knitr and Git. As discussed above, it has full support for Rmarkdown and generates HTML, PDF, and other formats for you very easily. It is the easiest way by far to get into using R, and provides a straightforward way to manage many of the tools already discussed here.
For statistical analysis in the social sciences, the main alternative to R is Stata. Stata is not free, but like R it is versatile, powerful, extensible and available for all the main computing platforms. It has a large body of user-contributed software. In recent versions its graphics capabilities have improved a great deal, as has its editor. ESS can highlight Stata
.do files in the same way as it can do for R. Other editors can also be made to work with Stata. More recently, Python has been coming into frequent use in the social sciences. Python is a general-purpose computing language that is relatively straightforward to learn. It is often used for manipulating, cutting, and cleaning data prior to analysis in applications like R or Stata. But it is also increasingly a scientific computing platform in its own right. SciPy is a useful place to begin learning about Python’s capabilities on this front. Like R and RMarkdown, it has good support for literate programming through tools like iPython Notebooks. Naturally, Emacs has good support for working with Python.
Amongst social scientists, revision control is perhaps the least widely-used of the tools I have discussed. But I am convinced that it is the most important one over the long term. While tools like Git take a little getting used to both conceptually and in practice, the services they provide are extremely useful. It is already quite easy to use version control in conjunction with most of the text editors discussed above. There are also full-featured clients like Tower that allow you to administer git without having to use the command line. Taking a longer view, version control is likely to become more widely available through intermediary services or even as part of the basic functionality of operating systems.
It would be nice if all you needed to do your work was a box software of software tricks and shortcuts. But of course it’s a bit more complicated than that. In order to get to the point where you can write a paper, you need to be organized enough to have read the right literature, maybe collected some data, and most importantly asked an interesting question in the first place. No amount of software is going to solve those problems for you. Too much concern with the details of your setup hinders your work. Indeed—and I speak from experience here—this concern is itself a kind self-imposed distraction that placates work-related anxiety in the short term while storing up more of it for later.2 On the hardware side, there’s the absurd productivity counterpart to the hedonic treadmill, where for some reason it’s hard to get through the to-do list even though the cafe you’re at contains more computing power than was available to the Pentagon in 1965. On the software side, the besetting vice of software is the tendency to waste a lot of your time installing, updating, and generally obsessing about it.3 Even more generally, efficient workflow habits are themselves just a means to the end of completing the projects you are really interested in, of making the things you want to make, of finding the answers to the questions that brought you to graduate school. The process of idea generation and project management can be run well, too, and perhaps even the business of choosing what the projects should be in the first place. But this is not the place—and I am not the person—to be giving advice about that.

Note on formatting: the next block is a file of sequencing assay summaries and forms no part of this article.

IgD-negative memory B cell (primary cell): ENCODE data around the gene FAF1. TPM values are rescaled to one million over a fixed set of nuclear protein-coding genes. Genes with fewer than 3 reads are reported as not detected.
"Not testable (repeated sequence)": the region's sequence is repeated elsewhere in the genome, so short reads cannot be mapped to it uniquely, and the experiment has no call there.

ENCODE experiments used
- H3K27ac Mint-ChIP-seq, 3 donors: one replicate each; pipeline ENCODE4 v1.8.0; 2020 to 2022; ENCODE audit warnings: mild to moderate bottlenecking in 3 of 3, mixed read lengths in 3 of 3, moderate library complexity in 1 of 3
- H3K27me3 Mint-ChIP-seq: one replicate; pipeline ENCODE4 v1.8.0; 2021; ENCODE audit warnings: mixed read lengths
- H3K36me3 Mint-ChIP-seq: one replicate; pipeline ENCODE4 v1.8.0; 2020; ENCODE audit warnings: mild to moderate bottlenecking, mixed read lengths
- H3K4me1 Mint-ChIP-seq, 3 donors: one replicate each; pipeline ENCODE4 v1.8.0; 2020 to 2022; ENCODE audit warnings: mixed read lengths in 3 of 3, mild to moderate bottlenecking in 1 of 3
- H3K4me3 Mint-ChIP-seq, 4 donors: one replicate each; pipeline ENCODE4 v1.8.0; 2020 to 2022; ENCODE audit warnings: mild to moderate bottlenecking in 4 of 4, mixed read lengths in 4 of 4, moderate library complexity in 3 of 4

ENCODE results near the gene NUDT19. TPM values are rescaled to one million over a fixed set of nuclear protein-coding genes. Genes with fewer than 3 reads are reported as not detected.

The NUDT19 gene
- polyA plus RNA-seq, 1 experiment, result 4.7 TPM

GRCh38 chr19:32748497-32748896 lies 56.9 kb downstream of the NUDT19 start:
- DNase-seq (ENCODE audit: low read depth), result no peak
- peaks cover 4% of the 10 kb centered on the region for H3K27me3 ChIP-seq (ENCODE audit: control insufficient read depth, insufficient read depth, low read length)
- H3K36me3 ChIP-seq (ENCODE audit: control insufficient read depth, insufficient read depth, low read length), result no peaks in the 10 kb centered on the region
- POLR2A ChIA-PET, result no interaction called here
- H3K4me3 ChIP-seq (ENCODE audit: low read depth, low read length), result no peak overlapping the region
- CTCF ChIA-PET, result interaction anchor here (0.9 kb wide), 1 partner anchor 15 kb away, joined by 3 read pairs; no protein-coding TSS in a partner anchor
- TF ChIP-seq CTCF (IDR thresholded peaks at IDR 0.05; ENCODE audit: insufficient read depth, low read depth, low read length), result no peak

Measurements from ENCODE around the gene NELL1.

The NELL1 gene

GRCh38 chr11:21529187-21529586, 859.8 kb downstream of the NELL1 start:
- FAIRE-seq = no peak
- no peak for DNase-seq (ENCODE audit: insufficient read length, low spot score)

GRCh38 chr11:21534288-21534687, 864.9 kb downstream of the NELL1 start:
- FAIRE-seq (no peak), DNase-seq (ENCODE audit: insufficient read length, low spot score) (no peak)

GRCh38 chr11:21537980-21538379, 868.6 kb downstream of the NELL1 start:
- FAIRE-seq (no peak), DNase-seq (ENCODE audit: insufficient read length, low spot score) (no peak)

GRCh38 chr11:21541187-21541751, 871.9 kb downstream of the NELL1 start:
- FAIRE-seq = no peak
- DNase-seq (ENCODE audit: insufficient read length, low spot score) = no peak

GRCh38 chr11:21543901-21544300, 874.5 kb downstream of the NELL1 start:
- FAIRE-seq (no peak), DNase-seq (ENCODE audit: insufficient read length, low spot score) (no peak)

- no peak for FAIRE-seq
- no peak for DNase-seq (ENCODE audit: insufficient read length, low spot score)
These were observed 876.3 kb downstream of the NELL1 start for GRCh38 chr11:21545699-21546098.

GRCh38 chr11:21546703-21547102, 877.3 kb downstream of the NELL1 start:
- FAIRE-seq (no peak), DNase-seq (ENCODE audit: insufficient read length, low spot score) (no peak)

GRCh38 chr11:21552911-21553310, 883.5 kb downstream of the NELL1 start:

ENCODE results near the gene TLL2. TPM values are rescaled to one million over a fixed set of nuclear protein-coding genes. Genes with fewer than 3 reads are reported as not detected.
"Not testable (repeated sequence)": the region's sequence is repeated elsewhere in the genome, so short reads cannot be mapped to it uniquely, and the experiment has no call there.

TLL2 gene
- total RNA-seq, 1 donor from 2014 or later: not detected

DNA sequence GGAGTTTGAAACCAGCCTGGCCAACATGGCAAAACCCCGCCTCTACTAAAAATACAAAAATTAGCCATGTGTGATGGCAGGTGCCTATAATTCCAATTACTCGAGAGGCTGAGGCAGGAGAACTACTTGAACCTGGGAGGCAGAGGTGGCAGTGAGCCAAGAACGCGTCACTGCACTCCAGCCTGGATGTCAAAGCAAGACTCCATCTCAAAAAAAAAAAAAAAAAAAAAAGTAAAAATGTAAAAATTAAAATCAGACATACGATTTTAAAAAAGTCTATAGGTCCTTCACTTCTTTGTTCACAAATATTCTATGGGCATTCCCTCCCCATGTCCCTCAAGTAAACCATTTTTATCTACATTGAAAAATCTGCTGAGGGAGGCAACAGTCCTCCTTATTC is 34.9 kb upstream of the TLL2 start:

All of which is just to reiterate two things. First, I am not advocating these tools on the grounds that they will make you more “productive”. Rather, they may help you stay in control of—and able to reproduce—your own prior work. That is an important difference. If you care about getting the right answer in your data analysis, or at least being able to repeatedly get the same probably wrong answer, then tools that enhance this sort of control should appeal to you. Second, even with that caveat it is still the principles of workflow management that are important. The software is just a means to an end. One of the smartest, most productive people I’ve ever known spent half of his career writing on a typewriter and the other half on an ancient IBM Displaywriter. His backup solution for having hopelessly outdated hardware was to keep a spare Displaywriter in a nearby closet, in case the first one broke. It never did.